Collectiblend appears to be a pricing website for antique camera gear, pulled from current eBay pricing and other online sale locations. There’s an option to build your own collection; I’m currently waiting for the admins to approve my submission.
Jen, her father and I visited the Udvar-Hazy museum this weekend to look at the planes. It’s absolutely incredible. The planes they have are just beautiful, and they’ve done a ton of work to restore everything on display. I was kind of hoping they’d let us closer to the exhibits, but considering most of them are the only ones left in existence, I’m happy they’re taking good care of them all.
Well, that fucking blows. Amazon is announcing all kinds of cuts across the board, and one of them affects a site I used to use quite regularly: Digital Photography Review was bought by Amazon back in 2008 and has an incredible archive of detailed reviews spanning 25 years. They will be shutting down, offering the archive for a short while, and then…?
I remember when it was a viable business model to start up your own review site, get a foothold on traffic, and make a living off of it. And companies would send stuff to you for free! So it goes.
Chronophoto is a game where you have to examine a series of 5 photos and guess when each was taken. I love this kind of stuff.
A couple of months ago I took advantage of a sale offered by Kodak, the folks who digitized four reels of 8mm film from the Dugan family archives, and sent off the remainder of our family film—eleven reels in total. Nothing much happened for a while, but to their credit they sent me an email every couple of weeks with an update. I got an email notifying me they’d started digitizing last week, and with the space of four days I got download links for all of the reels and a box UPS’d back to the house with our film.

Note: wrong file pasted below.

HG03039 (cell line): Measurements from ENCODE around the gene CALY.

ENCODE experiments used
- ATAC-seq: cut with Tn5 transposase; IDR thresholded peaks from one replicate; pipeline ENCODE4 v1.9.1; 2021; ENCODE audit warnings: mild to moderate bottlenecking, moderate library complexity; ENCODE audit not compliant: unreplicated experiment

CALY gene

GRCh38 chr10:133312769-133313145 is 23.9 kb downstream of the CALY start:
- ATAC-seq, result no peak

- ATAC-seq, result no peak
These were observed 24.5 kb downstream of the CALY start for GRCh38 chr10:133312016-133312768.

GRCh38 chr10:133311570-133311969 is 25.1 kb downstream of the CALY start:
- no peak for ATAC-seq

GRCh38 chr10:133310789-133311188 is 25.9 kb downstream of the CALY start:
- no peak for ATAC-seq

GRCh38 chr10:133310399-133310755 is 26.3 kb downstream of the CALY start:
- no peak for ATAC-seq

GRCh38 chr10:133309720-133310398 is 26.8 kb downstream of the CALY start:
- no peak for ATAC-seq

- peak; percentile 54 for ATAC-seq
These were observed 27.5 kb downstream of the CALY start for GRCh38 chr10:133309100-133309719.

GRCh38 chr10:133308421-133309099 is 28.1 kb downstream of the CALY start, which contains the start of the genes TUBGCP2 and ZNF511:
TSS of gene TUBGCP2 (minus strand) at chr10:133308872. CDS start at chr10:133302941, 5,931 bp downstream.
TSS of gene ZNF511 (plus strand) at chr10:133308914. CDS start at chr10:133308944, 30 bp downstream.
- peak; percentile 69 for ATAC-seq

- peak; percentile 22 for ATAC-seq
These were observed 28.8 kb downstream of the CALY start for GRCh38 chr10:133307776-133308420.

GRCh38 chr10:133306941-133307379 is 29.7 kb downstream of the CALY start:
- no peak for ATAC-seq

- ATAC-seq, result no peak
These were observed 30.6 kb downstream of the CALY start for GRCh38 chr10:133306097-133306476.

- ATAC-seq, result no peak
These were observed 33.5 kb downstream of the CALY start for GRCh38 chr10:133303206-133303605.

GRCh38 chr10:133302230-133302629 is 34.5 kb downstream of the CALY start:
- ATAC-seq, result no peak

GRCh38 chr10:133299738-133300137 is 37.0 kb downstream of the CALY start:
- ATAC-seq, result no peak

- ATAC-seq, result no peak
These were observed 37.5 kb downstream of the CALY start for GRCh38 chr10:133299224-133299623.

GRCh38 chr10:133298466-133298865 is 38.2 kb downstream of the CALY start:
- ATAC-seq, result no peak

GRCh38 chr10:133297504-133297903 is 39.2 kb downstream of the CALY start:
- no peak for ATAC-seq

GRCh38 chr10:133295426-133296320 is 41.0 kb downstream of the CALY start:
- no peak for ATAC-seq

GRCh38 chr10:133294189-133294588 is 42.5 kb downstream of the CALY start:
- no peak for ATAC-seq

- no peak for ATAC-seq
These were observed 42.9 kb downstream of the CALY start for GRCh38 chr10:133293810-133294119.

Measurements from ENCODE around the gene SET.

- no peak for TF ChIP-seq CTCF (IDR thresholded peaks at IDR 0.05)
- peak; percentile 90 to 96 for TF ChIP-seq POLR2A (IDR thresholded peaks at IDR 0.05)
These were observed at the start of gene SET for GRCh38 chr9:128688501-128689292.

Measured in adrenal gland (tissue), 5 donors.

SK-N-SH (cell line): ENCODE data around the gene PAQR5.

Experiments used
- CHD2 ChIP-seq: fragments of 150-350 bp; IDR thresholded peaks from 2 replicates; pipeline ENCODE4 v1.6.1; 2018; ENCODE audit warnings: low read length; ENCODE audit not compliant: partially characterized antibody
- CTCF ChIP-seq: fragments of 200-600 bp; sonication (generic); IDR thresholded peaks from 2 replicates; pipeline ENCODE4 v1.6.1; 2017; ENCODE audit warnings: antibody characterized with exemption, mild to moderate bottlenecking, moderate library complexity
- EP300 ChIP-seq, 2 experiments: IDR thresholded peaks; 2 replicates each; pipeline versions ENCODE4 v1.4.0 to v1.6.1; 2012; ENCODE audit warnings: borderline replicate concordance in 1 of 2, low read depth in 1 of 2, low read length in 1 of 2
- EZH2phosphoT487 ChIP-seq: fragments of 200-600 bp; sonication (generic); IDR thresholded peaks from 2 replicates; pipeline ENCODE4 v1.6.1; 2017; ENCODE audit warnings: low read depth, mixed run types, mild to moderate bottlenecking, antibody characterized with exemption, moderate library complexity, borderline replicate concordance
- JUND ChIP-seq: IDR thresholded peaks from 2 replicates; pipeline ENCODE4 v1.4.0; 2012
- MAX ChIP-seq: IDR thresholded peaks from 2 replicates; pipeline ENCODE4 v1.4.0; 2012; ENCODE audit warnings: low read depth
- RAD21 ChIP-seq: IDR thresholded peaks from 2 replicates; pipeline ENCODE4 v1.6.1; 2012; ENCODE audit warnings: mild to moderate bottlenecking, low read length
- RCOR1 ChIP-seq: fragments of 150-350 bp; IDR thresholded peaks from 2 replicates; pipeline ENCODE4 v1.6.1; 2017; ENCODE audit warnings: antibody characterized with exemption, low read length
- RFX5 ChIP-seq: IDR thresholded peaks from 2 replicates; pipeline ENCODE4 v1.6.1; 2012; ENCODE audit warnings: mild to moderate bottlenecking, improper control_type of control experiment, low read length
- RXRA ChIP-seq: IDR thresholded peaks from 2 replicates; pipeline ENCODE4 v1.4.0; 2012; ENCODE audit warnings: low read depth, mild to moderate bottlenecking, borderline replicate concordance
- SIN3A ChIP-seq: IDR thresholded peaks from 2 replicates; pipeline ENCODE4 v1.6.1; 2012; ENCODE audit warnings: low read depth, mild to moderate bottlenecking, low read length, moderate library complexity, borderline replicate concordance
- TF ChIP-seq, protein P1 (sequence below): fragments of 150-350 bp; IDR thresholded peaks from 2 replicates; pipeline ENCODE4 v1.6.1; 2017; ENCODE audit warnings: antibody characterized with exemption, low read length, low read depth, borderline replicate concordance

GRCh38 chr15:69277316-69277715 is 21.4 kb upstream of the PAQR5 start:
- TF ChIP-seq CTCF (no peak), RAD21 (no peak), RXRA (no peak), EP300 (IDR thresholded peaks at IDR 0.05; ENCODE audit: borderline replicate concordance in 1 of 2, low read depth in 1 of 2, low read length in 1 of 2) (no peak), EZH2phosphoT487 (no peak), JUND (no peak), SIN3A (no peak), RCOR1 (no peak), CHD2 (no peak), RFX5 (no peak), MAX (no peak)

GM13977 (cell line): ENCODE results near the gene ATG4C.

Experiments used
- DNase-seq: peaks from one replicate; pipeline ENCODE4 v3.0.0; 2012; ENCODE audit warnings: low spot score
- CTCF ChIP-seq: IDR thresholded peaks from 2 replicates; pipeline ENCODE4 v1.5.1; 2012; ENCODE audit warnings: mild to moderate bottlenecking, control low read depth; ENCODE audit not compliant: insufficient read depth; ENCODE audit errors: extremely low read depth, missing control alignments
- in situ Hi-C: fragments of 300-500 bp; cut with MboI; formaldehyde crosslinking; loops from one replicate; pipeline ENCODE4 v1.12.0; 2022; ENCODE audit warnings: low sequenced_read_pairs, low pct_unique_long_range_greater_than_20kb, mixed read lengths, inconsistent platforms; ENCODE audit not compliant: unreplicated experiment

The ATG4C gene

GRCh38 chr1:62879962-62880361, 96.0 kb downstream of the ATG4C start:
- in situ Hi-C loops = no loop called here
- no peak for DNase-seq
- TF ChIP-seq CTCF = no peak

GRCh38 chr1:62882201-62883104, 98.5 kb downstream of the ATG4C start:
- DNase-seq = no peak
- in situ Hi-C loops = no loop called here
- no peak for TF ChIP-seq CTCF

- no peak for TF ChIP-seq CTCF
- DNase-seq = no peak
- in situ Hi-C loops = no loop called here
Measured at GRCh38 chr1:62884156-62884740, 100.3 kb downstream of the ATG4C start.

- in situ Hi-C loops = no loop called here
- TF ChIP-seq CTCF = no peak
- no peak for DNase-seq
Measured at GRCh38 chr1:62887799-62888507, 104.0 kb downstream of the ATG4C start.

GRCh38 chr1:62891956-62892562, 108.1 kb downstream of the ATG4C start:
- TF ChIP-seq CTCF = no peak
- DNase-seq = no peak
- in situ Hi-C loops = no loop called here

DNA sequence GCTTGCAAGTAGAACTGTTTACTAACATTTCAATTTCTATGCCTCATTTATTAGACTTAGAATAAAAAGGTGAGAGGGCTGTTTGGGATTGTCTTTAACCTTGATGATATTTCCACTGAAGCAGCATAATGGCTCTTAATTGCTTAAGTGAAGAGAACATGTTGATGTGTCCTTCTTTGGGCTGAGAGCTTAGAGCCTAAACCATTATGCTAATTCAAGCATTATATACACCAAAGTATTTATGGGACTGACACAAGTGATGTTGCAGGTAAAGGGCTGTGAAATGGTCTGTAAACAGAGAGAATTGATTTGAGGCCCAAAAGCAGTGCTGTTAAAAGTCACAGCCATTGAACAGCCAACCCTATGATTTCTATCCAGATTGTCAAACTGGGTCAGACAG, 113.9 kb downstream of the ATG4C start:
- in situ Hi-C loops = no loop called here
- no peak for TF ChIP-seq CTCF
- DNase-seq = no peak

Overall, I’m pleased with the results, but I would have appreciated it all more of they’d focused everything better. I understand that there’s grain in the film, and that the light meter on dads camera wasn’t reliable, but I feel like I’m able to get sharper results with his old projector than they did with whatever system they used. I set up the projector in the den while watching football yesterday and waited for darkness to test out the focus: I was able to get a clean sharp image on a simple white background, but when I tried recording it with the DSLR I got very noticeable flicker. They must have some kind of interpolating software to remove that flicker, which could be the reason the images are blurry.
I’ve seen a lot of old film run through image processing software, both to clean up and sharpen the footage; I wonder if any of it is available at the consumer level…
Cousin Margaret was awesome enough to send me a box of antique cameras few years ago, and there’s one sitting on my shelf that I’ve been meaning to load up with film since then. I haven’t really been shooting much of anything over the last couple of years, but I’ve been thinking that we need some updated family portraits. What’s been stopping me is the film loading method for this camera, which is much different than the Rollei and my current Yashica; there are no guides or arrows for starting the counter—there’s no counter on this camera at all, actually. I did a little digging and YouTube delivered, yet again: this nice man explains the difference between what I’m used to and the simplicity of how they did things in 1938.
His camera has a counter, but it’s the little window at the bottom which tells you where your film is and when to shoot; there’s no mechanical assist with the shutter button on mine. Good to know.
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